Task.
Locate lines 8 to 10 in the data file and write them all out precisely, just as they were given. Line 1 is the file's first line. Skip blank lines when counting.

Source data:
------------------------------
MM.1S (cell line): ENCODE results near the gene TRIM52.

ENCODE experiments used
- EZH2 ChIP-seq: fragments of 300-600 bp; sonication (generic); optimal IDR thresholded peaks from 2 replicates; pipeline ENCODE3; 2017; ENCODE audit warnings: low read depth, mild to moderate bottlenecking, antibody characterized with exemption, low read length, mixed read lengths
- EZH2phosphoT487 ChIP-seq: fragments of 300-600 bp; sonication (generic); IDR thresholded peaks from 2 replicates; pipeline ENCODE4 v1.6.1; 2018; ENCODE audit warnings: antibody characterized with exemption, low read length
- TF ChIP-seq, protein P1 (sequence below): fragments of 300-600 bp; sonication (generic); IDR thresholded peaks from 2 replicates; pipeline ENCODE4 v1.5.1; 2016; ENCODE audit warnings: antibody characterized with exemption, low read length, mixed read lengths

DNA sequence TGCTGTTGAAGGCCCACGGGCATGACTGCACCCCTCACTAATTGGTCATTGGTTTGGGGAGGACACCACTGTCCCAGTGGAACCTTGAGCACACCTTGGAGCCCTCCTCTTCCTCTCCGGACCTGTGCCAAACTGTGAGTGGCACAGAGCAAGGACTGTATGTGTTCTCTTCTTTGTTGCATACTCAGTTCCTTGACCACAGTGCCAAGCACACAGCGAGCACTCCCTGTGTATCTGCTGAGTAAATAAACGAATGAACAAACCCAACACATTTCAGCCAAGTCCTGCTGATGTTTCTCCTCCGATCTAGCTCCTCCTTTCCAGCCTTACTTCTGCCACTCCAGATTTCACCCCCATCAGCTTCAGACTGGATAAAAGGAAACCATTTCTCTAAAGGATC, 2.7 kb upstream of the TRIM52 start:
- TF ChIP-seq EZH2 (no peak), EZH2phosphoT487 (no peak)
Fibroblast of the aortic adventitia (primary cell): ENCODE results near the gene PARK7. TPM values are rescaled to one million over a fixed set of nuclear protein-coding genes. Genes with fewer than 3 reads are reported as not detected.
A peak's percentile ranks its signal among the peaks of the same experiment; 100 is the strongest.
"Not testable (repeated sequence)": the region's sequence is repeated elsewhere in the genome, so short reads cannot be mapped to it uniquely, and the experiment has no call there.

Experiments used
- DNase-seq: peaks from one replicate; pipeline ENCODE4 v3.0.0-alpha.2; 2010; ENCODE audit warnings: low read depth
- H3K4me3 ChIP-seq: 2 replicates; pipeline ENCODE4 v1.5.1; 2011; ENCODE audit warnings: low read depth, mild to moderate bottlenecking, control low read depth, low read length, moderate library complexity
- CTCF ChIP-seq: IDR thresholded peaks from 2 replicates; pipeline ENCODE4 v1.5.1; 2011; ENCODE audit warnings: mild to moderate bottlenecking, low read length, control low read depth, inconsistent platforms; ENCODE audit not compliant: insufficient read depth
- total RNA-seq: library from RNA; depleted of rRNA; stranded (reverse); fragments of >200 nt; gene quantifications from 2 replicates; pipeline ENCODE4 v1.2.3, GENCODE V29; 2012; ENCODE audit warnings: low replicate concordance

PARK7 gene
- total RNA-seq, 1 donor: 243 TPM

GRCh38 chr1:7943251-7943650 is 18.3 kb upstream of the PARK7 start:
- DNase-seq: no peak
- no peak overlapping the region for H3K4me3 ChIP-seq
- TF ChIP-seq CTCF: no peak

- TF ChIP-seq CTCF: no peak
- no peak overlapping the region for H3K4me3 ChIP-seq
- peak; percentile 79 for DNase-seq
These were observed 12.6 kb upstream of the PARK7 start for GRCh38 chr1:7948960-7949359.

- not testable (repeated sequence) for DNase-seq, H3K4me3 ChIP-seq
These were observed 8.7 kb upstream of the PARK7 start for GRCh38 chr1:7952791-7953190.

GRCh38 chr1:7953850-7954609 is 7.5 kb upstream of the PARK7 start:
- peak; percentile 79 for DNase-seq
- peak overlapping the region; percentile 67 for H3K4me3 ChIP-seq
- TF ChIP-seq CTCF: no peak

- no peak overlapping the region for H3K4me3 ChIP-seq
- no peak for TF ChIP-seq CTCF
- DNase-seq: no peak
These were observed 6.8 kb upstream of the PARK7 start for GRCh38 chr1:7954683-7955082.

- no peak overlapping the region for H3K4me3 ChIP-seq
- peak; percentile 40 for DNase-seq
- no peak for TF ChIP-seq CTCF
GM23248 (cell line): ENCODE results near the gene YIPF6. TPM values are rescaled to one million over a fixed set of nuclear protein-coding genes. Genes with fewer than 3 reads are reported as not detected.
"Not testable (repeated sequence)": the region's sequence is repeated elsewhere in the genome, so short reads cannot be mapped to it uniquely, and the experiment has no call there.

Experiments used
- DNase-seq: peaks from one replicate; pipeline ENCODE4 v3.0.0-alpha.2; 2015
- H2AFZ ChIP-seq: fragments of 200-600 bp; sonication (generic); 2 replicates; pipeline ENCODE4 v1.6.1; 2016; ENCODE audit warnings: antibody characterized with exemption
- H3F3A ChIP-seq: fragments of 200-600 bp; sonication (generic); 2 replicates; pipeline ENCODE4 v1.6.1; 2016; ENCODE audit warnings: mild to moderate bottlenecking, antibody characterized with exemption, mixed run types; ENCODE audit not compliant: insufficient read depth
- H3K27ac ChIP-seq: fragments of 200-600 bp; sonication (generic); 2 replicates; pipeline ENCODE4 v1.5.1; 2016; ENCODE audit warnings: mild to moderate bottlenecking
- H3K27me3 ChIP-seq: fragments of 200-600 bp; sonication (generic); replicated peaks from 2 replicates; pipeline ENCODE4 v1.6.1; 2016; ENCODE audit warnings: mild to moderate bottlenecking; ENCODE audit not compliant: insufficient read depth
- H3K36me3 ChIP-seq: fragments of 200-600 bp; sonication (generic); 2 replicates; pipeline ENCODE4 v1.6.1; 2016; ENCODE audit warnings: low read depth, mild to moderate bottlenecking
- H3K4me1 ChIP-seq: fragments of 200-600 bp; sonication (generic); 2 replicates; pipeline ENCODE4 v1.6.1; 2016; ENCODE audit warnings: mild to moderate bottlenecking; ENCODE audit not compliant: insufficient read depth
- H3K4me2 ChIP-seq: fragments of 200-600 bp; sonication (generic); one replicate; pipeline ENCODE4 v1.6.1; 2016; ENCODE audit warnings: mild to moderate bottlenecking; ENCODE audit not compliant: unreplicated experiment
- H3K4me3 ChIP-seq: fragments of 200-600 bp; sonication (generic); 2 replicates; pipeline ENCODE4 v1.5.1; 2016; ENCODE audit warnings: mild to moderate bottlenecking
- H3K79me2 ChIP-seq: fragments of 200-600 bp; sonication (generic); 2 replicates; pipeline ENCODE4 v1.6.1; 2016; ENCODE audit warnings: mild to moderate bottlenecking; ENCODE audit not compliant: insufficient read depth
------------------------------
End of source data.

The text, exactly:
Fibroblast of the aortic adventitia (primary cell): ENCODE results near the gene PARK7. TPM values are rescaled to one million over a fixed set of nuclear protein-coding genes. Genes with fewer than 3 reads are reported as not detected.
A peak's percentile ranks its signal among the peaks of the same experiment; 100 is the strongest.
"Not testable (repeated sequence)": the region's sequence is repeated elsewhere in the genome, so short reads cannot be mapped to it uniquely, and the experiment has no call there.